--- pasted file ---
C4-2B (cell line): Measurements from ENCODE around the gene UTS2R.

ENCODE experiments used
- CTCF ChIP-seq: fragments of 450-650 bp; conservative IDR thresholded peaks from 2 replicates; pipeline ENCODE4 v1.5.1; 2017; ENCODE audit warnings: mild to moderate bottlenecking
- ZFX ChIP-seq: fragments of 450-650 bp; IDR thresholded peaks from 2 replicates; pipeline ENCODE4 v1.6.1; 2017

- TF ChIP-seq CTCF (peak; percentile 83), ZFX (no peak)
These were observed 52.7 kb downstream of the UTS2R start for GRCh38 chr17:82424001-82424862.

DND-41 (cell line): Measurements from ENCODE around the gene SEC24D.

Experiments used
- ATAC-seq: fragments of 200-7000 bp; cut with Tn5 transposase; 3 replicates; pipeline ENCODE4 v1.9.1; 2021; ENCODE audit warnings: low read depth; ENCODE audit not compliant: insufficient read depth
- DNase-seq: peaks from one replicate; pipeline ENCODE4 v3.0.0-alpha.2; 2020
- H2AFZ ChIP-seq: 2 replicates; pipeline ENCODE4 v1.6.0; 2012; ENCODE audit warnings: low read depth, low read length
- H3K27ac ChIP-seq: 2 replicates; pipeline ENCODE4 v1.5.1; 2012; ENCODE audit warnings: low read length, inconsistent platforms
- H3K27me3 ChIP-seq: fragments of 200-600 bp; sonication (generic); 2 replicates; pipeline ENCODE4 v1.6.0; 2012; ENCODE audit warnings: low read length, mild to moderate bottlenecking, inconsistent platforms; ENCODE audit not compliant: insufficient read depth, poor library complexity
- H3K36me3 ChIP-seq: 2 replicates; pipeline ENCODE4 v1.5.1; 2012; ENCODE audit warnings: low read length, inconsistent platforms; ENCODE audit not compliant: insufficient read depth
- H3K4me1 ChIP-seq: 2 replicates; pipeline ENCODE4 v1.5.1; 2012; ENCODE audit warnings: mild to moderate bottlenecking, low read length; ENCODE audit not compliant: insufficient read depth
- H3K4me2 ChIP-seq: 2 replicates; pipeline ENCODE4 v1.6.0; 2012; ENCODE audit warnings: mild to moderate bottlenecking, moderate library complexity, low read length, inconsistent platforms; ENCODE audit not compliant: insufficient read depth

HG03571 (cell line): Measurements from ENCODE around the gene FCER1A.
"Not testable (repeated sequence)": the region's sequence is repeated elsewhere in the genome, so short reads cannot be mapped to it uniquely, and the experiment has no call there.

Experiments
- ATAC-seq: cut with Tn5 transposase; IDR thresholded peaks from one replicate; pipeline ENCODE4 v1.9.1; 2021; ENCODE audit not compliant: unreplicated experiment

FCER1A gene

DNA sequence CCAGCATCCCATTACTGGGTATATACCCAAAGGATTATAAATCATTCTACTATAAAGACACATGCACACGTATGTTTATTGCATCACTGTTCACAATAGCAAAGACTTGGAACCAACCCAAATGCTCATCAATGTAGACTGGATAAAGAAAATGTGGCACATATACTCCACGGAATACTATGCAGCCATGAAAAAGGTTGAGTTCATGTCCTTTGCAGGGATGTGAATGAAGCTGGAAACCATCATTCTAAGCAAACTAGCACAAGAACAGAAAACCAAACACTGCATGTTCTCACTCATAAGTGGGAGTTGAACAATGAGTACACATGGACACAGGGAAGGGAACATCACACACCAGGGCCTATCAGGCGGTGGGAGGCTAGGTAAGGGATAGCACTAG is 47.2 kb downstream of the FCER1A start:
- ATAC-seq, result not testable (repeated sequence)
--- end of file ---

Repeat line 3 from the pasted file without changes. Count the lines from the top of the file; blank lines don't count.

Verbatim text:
- CTCF ChIP-seq: fragments of 450-650 bp; conservative IDR thresholded peaks from 2 replicates; pipeline ENCODE4 v1.5.1; 2017; ENCODE audit warnings: mild to moderate bottlenecking